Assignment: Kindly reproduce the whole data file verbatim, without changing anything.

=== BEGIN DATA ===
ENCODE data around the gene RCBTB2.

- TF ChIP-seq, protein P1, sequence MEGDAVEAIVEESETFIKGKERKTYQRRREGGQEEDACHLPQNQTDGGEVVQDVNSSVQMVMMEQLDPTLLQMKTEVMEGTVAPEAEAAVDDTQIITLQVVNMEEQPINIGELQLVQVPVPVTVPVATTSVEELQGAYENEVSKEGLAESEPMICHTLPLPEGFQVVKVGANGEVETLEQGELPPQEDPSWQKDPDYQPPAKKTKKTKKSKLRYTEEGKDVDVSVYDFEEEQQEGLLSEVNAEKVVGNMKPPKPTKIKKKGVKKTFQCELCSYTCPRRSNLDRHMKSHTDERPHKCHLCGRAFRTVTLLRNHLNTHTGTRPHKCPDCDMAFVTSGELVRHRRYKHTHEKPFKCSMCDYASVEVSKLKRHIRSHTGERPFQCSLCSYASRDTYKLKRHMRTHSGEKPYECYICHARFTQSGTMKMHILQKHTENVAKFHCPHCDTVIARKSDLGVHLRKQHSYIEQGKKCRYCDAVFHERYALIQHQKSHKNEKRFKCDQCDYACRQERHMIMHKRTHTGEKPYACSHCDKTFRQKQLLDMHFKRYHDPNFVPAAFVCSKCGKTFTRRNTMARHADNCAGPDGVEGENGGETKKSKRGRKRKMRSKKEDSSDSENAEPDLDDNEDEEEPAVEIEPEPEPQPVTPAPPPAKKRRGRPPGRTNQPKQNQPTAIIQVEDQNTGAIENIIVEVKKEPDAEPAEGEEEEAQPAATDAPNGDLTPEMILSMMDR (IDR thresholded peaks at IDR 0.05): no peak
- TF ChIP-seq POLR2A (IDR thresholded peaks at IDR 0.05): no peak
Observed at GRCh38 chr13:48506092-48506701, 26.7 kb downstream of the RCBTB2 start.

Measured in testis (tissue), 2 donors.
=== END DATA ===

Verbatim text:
ENCODE data around the gene RCBTB2.

- TF ChIP-seq, protein P1, sequence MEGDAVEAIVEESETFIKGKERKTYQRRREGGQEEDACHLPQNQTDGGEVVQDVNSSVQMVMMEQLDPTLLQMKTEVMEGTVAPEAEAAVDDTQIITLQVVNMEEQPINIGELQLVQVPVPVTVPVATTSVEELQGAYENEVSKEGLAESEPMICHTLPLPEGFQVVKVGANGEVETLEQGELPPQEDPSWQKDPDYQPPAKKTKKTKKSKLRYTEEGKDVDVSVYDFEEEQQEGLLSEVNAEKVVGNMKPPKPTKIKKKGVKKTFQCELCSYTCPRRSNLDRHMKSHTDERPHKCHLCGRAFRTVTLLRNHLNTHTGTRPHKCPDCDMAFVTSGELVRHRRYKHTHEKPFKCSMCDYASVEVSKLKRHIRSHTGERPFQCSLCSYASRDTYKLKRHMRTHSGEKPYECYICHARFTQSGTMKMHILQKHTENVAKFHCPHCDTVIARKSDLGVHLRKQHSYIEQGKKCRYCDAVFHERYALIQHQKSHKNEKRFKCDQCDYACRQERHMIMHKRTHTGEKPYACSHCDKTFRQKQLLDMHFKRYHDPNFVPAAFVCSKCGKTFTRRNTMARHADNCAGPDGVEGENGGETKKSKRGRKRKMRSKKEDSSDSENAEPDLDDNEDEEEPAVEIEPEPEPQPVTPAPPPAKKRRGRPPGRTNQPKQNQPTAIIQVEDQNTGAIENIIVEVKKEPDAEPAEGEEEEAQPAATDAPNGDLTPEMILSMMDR (IDR thresholded peaks at IDR 0.05): no peak
- TF ChIP-seq POLR2A (IDR thresholded peaks at IDR 0.05): no peak
Observed at GRCh38 chr13:48506092-48506701, 26.7 kb downstream of the RCBTB2 start.

Measured in testis (tissue), 2 donors.